Here’s a way, born in northeast Philadelphia, to fight catalytic converter thieves

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Cat Cut, an anti-theft program designed in northeast Philadelphia, promises a low-cost solution to a costly problem – the surge in catalytic converter theft, which plagues car and truck owners every time platinum prices. and other precious metals are reaching cyclical highs. .

The program, developed by city leaders of NE Phila Connected with support from local insurers, uses auto repair shops to paint converters red and stamp them with vehicle identification numbers so that ‘they are more difficult to sell illegally to scrap dealers. There is even a warning sticker to show that a car has been treated.

Here’s what it’s like to find out that your catalytic converter has been looted: press your ignition and the engine comes alive, but very loudly, as if it were an airplane.

While you were sleeping or working, a thief snuck under, probably with one of those battery operated pipe saws. With two butcher’s cuts, the thief sliced ​​through your catalytic converter, a kind of mini-silencer that renders pollutants harmless, from the pipes between your wheels. Their goal is to sell it to a junkyard for the precious platinum, palladium, or rhodium balls in it, which are currently worth half, as much and five times as gold, respectively.

They hope to earn maybe $ 200 for each converter stolen. It could cost you, and possibly your insurer, over $ 2,000 to replace, so you can hope to pass your next inspection and stop setting off the neighbor’s car alarm every time you leave the house.

“It’s become a common thing these days. It really bothers me, we get so many claims, ”said Tatsiana Maroz, an Allstate insurance agent in the Netherlands, Bucks County. “These things are expensive to replace. People have to pay their deductibles. And that’s not good for insurance companies. Everyone knows this is happening. But it has been difficult to incriminate someone who does, if there is no evidence that they were taken from that specific vehicle.

As precious metal prices have soared to thousands of dollars an ounce, following pandemic supply disruptions and the general increase in demand for rhodium, especially in digital devices, converter thefts Catalytic converter nationwide jumped by about 100 per month in 2018, tripling that rate. next year – and hit over 1,200 last year, according to the National Insurance Crime Bureau.

“We’ve been dealing with this for three or four years,” said Vasyl Droniv, of Prestige Auto Service in Huntingdon Valley. “At the beginning, mainly with Toyota Priuses. But over the past year, it has become a very big problem for everyone.

So Droniv was ready when Roman Zhukov and Roman Krilov, founders of the city watch group NE Phila Connected, came to see him with Cat Cut, the program developed by their group on the advice of police and insurers.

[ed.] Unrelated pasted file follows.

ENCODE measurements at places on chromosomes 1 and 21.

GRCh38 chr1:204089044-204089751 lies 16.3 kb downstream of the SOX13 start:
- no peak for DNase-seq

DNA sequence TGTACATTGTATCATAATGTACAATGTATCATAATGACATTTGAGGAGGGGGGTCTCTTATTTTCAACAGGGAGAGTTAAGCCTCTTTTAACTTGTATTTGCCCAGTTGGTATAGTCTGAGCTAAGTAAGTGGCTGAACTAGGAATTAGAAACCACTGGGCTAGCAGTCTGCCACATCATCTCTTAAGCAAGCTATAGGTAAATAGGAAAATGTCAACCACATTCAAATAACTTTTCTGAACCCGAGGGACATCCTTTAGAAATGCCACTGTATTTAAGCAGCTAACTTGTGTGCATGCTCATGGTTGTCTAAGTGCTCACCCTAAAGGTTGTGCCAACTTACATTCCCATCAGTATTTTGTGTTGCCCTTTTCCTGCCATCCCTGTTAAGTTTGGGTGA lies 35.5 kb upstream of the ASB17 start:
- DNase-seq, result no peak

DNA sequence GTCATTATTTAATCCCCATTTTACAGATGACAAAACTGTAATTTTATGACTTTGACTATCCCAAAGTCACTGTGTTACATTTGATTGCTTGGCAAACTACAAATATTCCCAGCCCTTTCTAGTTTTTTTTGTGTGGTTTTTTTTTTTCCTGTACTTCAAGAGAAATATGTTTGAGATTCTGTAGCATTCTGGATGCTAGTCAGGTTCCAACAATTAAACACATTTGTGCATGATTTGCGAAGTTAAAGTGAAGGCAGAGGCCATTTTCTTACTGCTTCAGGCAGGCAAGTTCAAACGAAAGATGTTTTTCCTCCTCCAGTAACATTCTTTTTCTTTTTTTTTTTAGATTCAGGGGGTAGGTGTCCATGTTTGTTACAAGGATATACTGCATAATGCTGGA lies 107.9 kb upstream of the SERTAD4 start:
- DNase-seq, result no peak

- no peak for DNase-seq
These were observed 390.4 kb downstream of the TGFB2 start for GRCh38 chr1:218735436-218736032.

The objective: to make your catalytic converter “traceable, more easily identifiable in the event of theft”, and to warn thieves, not only with red paint but also with a window sticker, “that the ‘cat’ is marked and be harder to sell, ”Zhukov said. The group is also spreading the word around the junkyards grouped together in several areas of the city and the suburbs.

Last Saturday, the Droniv store hosted a special event to install Cat Cut. “We paint each catalytic converter with a bright red, heat-resistant Rustoleum paint,” Droniv said. “Then we engrave the vehicle identification number [VIN] right on it. And we give them a decal, with the little logo, Cat Cut. So, waste pickers and dumpsites are aware that this particular converter can be traced.

The procedure costs around $ 40 – Zhukov figured that you can buy the materials at an auto parts store for $ 20 and try it out for yourself at home.

At special events like last Saturday’s, the cost may be paid by participating insurance agencies, in this case by Maroz’s Allstate. “It was really, really good,” said Maroz. She got to know the folks at Prestige, spoke to the dozen or so drivers who were “Cat Cut” and signed up half a dozen people she met for the police.

Zhukov said other vehicle owners had the service performed at their own expense, at stores such as Rhawn Automotive, R&R Car Repair, GI Auto Repair and Next Level Automotive Service, all located in northeast Philadelphia. .

Can’t thieves just smash the converters and remove the metal? They lack more specialized tools and knowledge and have so far left this step to buyers, Zhukov said.

Even tagging your converter, “you are not immune to theft,” he admitted. “But you allow those responsible to be sued. We hope that with this program we can slow down and eventually deter these crimes. “

Zhukov said he was negotiating events with machine shops in Port Richmond and other neighborhoods and with other insurance agencies, including representatives from Farmers and State Farm.

Philadelphia City Council passed a resolution approving the program, an effort led by David Oh, a Republican, and several Democrats, including Cindy Bass and Cherelle Parker, the majority leader. NE Phila Connect has also reached out to the city’s Sheriff’s Department and Bucks and Montgomery County prosecutors to get the word out.

Residents have complained of thefts for years and posted requests for surveillance videos on social media, said Bob Stewart, an assistant to State Senator John Sabatina Jr., a Democrat who represents Northeastern. Philly. He said Captain Richard Ritchie of the Seventh Police District noted the increase in thefts against community leaders and “was happy to hear the community is doing it,” Stewart added.

If the program takes off, Zhukov said, his group has nothing to gain except publicity. “What we have done is public, royalty free and accessible to all interested,” he said.

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